So maybe they won't miss him if Hockey Canada is able to keep the No. 1 overall pick in last summer's NHL Draft out of Russia during the lockout.
The KHL announced on Tuesday that Yakupov is "temporarily" unable to play for Neftekhimik because of an IIHF investigation into his transfer to the League.
The KHL's Director of Sports Event Management Dmitry Kurbatov told Sportbox.ru that Yakupov temporarily cannot play in Russia until the IIHF determines the legitimacy of his transfer:
"The IIHF initiated this whole process," Kurbatov said. "Currently the IIHF is determining the legitimacy of Yakupov's transfer to the KHL. His current status in the NHL, the AHL and the KHL is raising questions. While the investigation is ongoing, in accordance with the Regulations we cannot allow a player to play in our league. I hope this problem will be resolved in the coming days."
The move by Hockey Canada not to approve the ITC comes from Sarnia, it appears, as the Edmonton Oilers officially assigned Yakupov to play there. It is unclear whether this was done before or after Yakupov's agent Igor Larionov negotiated for the Oilers to allow Yakupov to play in the KHL.
(Buzzing The Net, Yahoo! Sports' Junior Hockey Blog, has more on the Sarnia angle.)
Yakupov has also been very vocal as far as where he wanted to play. This move by Hockey Canada may now trigger KHL's reaction that could affect a lot of young Russian players who want to play in Canada.
Almost every player drafted in the CHL from Russia has a contract with a Russian club. Players who are playing in the Russian Junior League — the MHL — actually have KHL contracts. That means that these players will need their clubs to agree to allow them to play in Canada.
[Related: Goal of the year candidate from the KHL]
The move today was done for the benefit of the CHL, not the player involved. Any move by the KHL and the Russian Hockey Federations to restrict the movement of juniors will be done for the benefit of the KHL.
That just means that players will suffer in the end.
Here is the IIHF statement on the matter:
Nail Yakupov has played two games for the KHL Neftekhimik Nizhnekamsk without an approved International Transfer Card, ITC. The ITC was not signed by Hockey Canada and was thus not approved by the IIHF. Playing without an approved ITC following an international transfer request is a breach of IIHF transfer regulations.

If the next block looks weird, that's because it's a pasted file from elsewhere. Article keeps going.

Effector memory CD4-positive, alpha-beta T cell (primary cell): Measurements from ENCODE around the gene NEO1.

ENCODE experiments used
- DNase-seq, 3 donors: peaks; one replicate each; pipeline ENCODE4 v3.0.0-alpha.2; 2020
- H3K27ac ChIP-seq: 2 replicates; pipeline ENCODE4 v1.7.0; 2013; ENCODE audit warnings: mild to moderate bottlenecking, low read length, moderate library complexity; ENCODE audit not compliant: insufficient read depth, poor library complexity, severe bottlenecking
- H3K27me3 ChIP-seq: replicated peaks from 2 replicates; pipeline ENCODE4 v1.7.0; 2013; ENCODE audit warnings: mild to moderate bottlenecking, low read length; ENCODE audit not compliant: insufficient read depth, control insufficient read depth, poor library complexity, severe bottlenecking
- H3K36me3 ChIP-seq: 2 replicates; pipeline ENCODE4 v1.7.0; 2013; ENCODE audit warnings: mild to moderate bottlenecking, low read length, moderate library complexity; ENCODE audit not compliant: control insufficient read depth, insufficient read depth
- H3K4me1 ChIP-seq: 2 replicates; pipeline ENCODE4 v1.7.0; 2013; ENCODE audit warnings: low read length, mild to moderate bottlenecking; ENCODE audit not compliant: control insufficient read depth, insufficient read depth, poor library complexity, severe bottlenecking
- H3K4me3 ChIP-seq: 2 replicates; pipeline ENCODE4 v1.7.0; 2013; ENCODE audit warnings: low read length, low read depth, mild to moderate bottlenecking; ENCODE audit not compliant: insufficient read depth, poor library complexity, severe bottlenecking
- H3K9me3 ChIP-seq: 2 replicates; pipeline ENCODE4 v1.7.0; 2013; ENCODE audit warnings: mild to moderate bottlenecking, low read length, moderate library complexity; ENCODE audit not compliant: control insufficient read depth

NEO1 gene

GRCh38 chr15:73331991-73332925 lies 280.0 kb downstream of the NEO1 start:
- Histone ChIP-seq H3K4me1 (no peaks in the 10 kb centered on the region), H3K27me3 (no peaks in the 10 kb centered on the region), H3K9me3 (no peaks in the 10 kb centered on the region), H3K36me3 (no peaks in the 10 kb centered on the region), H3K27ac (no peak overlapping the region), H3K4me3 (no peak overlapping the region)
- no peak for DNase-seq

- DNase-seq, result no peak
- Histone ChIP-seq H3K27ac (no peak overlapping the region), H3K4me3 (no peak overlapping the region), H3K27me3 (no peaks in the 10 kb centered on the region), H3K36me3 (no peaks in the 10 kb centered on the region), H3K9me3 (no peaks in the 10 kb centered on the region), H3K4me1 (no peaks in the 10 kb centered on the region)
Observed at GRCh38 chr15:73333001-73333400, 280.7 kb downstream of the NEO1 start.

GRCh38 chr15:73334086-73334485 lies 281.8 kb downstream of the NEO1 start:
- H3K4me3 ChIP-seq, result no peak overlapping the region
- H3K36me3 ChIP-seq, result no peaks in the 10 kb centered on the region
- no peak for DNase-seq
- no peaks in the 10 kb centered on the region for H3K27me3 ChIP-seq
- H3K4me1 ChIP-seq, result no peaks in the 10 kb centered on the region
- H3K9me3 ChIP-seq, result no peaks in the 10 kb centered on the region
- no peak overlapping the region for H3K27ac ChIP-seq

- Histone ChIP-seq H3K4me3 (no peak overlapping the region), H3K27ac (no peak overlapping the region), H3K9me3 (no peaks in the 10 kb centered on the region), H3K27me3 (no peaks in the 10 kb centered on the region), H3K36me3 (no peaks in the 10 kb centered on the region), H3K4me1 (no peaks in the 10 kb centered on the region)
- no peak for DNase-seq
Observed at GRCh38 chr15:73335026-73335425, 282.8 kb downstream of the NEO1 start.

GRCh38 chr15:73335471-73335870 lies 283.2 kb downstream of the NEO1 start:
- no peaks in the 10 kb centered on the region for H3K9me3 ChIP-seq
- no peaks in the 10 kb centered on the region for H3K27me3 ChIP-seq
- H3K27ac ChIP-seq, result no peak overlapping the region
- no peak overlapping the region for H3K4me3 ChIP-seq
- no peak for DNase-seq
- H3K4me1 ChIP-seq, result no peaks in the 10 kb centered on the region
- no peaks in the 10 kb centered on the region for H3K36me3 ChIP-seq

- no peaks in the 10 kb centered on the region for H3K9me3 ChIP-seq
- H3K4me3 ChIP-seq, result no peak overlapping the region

At this time, being that Hockey Canada did not approve Nail Yakupov's ITC, his case is in appeal procedures. Until appeal procedures are complete and a decision regarding his transfer to Russia is made, an ITC will not be approved or denied by the IIHF.
In accordance with IIHF regulations the IIHF has sanctioned the Russian Ice Hockey Federation with a fine of 5.000 CHF and informed the RHF to withdraw the player from further competition in order not to risk stronger sanctions, including sanctions (suspension) of the player, pending the final decision of the IIHF's appeal procedure. In accordance with IIHF regulations, the Russian Ice Hockey Federations has seven days (1 October 2012) to respond to Hockey Canada's appeal.
I asked the IIHF for further clarifications:
Q. Is not signing the ITC the same as not approving it?
IIHF: According to IIHF regulations the member national association has seven days to sign or not approve an ITC. The same time is given to respond to an appeal. It's the same time that now RHF has to respond to Hockey Canada's appeal. "Signing" is the same as "approving".
Q. Has the IIHF taken any steps to contact Hockey Canada?
IIHF: IIHF has contacted Hockey Canada who has submitted all relevant information to the IIHF. The documentation is part of the ongoing appeal process.
Q. And what were the reasons given?
IIHF: The IIHF does not disclose any reasons during the appeal process. Hockey Canada may, if they wish to, give the reasons when approached.
To close this out, here's a recent quote from Yakupov himself:
"How could they assign me to Sarnia if I am already in Nizhnekamsk?! I said right away that I will not play in the AHL if there is a lockout, I want to play adult hockey!
"Even before the lockout I was invited to Neftekhimik. Of course I agreed right away: to play for the home club is my long time dream. So I didn't have any other options where to go. I bought tickets and flew to Nizhnekamsk right away. And I can't play in the OHL because of my age. I don't think the League would change their rules because of one person."
For now, he sits and waits to find out where he'll play.
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